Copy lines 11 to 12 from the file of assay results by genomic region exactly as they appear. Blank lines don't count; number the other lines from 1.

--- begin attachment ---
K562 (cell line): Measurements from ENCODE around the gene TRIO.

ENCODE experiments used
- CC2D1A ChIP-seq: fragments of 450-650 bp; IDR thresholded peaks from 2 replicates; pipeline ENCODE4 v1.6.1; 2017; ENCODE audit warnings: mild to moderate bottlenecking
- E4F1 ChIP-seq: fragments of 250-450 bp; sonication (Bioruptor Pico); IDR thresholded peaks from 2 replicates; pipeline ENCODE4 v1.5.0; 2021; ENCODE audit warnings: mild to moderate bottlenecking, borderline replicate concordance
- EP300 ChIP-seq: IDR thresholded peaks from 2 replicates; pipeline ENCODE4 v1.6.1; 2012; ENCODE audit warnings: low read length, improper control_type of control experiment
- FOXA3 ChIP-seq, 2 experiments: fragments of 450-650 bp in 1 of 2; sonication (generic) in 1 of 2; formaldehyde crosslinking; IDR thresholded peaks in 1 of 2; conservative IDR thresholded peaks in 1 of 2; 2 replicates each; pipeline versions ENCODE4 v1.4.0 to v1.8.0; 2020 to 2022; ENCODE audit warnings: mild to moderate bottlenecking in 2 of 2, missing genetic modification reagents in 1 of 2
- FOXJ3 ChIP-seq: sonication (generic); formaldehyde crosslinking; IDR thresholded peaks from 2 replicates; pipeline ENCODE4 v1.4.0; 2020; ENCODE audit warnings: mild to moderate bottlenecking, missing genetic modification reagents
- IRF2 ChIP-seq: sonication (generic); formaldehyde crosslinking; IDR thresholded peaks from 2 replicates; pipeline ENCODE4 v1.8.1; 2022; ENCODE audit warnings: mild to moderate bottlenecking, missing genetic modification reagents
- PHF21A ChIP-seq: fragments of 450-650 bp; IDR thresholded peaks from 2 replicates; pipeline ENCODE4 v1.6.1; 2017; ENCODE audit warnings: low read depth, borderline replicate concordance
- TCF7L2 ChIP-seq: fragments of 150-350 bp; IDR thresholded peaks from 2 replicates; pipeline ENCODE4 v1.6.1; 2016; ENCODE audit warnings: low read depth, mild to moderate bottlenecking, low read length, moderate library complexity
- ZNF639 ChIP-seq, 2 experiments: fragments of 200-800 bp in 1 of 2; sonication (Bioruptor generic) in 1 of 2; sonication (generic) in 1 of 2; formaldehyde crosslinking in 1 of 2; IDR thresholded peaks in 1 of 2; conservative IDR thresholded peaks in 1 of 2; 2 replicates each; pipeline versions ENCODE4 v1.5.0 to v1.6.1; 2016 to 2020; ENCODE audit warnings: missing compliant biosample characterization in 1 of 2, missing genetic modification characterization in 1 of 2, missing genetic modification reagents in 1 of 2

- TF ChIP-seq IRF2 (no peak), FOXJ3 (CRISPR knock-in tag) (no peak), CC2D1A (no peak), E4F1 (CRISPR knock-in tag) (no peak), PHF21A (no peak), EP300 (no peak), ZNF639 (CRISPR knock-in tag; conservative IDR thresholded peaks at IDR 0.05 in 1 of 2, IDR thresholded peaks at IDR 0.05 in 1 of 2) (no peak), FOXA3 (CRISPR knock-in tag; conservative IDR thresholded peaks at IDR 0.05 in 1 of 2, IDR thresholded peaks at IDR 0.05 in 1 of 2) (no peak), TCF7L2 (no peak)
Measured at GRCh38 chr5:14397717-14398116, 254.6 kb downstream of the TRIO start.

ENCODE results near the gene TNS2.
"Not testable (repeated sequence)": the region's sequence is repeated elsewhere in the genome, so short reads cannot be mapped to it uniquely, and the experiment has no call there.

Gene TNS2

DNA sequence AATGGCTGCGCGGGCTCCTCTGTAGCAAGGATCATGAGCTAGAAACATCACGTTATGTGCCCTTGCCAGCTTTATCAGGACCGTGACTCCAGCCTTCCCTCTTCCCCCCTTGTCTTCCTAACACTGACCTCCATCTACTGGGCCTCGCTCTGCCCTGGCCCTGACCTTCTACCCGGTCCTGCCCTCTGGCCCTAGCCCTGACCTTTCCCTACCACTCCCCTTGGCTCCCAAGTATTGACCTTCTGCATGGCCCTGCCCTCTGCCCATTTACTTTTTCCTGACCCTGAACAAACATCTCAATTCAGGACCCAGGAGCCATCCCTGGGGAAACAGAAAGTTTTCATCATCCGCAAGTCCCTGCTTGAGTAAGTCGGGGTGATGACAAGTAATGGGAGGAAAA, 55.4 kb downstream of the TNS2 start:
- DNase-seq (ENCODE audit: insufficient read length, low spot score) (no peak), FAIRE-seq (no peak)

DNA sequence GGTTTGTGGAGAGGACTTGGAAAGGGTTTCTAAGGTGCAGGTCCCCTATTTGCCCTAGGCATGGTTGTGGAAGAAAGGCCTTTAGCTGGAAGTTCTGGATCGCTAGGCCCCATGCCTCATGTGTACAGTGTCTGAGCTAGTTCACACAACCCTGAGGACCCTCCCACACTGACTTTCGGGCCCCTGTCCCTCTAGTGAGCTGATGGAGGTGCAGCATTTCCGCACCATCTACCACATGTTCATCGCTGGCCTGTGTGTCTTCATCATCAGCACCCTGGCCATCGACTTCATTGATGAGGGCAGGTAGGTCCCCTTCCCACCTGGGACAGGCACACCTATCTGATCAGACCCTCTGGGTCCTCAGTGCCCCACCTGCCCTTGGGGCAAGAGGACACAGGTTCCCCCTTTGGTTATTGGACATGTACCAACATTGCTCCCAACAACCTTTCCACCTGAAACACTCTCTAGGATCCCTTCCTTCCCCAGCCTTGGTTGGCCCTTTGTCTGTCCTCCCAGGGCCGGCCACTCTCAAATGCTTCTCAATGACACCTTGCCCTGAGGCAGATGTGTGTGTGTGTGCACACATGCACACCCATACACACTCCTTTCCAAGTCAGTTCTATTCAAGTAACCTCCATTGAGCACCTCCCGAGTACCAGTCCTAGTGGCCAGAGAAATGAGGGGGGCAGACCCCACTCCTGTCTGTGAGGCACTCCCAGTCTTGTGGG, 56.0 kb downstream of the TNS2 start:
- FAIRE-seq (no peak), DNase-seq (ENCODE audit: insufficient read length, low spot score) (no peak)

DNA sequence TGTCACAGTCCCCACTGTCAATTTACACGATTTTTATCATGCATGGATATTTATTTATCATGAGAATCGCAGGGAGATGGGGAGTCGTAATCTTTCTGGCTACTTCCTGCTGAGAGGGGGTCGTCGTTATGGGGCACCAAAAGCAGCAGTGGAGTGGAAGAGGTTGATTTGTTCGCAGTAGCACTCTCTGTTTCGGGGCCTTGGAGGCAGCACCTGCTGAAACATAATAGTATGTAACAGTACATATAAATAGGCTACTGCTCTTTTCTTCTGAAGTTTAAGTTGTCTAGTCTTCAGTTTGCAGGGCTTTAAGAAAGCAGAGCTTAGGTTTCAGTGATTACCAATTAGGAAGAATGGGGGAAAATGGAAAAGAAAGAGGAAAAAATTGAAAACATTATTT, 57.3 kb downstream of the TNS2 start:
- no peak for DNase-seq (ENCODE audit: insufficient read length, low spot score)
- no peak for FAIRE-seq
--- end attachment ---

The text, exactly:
- ZNF639 ChIP-seq, 2 experiments: fragments of 200-800 bp in 1 of 2; sonication (Bioruptor generic) in 1 of 2; sonication (generic) in 1 of 2; formaldehyde crosslinking in 1 of 2; IDR thresholded peaks in 1 of 2; conservative IDR thresholded peaks in 1 of 2; 2 replicates each; pipeline versions ENCODE4 v1.5.0 to v1.6.1; 2016 to 2020; ENCODE audit warnings: missing compliant biosample characterization in 1 of 2, missing genetic modification characterization in 1 of 2, missing genetic modification reagents in 1 of 2

- TF ChIP-seq IRF2 (no peak), FOXJ3 (CRISPR knock-in tag) (no peak), CC2D1A (no peak), E4F1 (CRISPR knock-in tag) (no peak), PHF21A (no peak), EP300 (no peak), ZNF639 (CRISPR knock-in tag; conservative IDR thresholded peaks at IDR 0.05 in 1 of 2, IDR thresholded peaks at IDR 0.05 in 1 of 2) (no peak), FOXA3 (CRISPR knock-in tag; conservative IDR thresholded peaks at IDR 0.05 in 1 of 2, IDR thresholded peaks at IDR 0.05 in 1 of 2) (no peak), TCF7L2 (no peak)